Anybody who spent time in New Guinea would have read the Pacific Islands Monthly and heard of Errol Flynn, writer, adventurer, con-man, screen star, Don Juan, frustrated in marriage and career, butt of sexual jokes and sly smirks ("in like Flynn"), bouts with disease, drink, and drugs, and then suddenly death in 1959 at the age of fifty.
He lived a fast life but left behind some revealing introspections:
"I am going to front the essentials of life to see if I can learn what it has to teach and above all not to discover when I come to die, that I have not lived.
We fritter our lives away in detail, but I am not going to do this. I am going to live deeply, to acknowledge not one of the so-called social forces which hold our lives in thrall & reduce us to economic dependency. The best part of life is spent earning money in order to enjoy a questionable liberty during the least valuable part of it.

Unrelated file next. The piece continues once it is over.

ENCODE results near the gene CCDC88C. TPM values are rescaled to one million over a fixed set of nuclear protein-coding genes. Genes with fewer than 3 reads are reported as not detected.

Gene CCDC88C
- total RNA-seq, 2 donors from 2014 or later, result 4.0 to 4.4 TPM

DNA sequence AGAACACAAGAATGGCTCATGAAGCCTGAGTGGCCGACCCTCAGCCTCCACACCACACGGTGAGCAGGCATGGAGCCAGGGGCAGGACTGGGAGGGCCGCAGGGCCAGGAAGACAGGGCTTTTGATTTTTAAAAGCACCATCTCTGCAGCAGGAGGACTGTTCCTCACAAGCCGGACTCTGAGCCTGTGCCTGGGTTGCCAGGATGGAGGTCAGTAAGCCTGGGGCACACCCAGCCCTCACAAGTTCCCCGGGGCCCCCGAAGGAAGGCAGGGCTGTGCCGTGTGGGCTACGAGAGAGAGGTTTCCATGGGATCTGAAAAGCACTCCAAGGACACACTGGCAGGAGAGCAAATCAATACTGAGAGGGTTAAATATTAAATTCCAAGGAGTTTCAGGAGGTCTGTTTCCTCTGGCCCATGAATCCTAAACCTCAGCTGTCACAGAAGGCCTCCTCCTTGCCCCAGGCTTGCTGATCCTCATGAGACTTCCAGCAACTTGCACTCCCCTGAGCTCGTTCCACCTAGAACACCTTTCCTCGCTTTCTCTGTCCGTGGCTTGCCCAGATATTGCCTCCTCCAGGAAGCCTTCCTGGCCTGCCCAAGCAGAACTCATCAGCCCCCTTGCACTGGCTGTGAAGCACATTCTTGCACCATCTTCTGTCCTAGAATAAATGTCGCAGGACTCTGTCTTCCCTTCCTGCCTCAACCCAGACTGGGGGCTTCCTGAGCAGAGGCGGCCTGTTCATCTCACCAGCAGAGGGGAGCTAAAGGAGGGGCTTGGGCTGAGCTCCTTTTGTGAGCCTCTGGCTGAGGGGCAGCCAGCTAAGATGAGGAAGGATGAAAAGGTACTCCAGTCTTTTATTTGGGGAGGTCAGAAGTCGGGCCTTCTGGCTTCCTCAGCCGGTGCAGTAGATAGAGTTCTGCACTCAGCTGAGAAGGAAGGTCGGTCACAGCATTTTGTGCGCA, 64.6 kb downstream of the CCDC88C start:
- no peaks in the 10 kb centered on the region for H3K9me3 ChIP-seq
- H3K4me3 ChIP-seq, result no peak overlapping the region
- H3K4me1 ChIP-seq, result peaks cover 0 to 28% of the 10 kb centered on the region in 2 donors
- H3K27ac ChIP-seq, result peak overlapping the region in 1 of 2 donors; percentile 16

I am going ... to drive life into a corner & reduce it to its lowest terms and if I find it mean than I'll know its meanness, and if I find it sublime I shall know it by experience --- and not make wistful conjectures about it conjured up by illustrated magazines."
Errol Flynn most certainly "fronted up" to life, spent money as fast as he earned it (and then some), and learned about life from first-hand experience.
Here are some pages from PIM's May 1977 issue which I found on the Errol Flynn Blog: